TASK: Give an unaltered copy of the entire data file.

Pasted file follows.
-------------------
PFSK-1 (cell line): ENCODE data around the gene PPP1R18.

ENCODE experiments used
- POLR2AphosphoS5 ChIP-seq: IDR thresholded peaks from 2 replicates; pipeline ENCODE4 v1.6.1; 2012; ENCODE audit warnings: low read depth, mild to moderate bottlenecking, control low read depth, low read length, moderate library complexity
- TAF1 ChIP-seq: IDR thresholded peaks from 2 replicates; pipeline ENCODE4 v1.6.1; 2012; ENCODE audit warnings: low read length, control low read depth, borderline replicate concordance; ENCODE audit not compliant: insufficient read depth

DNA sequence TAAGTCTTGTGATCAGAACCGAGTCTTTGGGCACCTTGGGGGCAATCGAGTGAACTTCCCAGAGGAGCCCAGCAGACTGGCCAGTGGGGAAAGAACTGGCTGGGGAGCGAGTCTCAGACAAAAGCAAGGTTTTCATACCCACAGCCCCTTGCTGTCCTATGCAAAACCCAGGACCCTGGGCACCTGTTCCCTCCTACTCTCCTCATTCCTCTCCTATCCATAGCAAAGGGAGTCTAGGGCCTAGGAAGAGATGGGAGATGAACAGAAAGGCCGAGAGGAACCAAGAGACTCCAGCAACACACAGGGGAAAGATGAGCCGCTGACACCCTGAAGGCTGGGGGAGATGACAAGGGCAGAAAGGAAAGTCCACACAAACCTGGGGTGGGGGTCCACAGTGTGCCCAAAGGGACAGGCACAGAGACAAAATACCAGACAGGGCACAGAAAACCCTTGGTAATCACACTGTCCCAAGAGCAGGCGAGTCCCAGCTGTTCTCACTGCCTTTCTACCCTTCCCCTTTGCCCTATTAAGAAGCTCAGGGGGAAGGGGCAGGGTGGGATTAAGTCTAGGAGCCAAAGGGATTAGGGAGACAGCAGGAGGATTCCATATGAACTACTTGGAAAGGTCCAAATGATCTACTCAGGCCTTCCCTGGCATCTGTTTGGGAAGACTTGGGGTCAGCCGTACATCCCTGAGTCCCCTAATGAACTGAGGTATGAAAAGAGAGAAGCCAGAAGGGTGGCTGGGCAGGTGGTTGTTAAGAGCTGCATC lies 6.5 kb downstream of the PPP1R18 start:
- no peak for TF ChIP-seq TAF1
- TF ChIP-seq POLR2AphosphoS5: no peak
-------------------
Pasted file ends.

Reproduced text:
PFSK-1 (cell line): ENCODE data around the gene PPP1R18.

ENCODE experiments used
- POLR2AphosphoS5 ChIP-seq: IDR thresholded peaks from 2 replicates; pipeline ENCODE4 v1.6.1; 2012; ENCODE audit warnings: low read depth, mild to moderate bottlenecking, control low read depth, low read length, moderate library complexity
- TAF1 ChIP-seq: IDR thresholded peaks from 2 replicates; pipeline ENCODE4 v1.6.1; 2012; ENCODE audit warnings: low read length, control low read depth, borderline replicate concordance; ENCODE audit not compliant: insufficient read depth

DNA sequence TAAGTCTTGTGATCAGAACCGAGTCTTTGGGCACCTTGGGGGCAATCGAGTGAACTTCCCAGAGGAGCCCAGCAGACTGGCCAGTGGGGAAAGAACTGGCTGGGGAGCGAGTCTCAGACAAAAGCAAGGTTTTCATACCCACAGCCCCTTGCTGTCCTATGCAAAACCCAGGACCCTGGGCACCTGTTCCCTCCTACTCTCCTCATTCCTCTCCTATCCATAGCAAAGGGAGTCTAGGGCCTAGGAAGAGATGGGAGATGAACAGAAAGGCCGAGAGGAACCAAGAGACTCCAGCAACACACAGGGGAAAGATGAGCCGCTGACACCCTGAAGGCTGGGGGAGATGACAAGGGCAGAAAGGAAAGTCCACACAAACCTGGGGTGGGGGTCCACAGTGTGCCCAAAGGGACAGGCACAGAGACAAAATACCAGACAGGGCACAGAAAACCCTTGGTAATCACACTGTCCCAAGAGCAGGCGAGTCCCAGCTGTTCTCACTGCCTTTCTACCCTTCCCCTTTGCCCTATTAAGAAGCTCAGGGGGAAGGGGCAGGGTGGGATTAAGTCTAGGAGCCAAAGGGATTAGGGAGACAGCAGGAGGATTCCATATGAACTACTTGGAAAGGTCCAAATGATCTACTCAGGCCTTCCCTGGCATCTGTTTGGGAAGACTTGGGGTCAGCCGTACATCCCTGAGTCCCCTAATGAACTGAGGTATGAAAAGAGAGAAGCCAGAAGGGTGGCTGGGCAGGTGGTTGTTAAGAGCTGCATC lies 6.5 kb downstream of the PPP1R18 start:
- no peak for TF ChIP-seq TAF1
- TF ChIP-seq POLR2AphosphoS5: no peak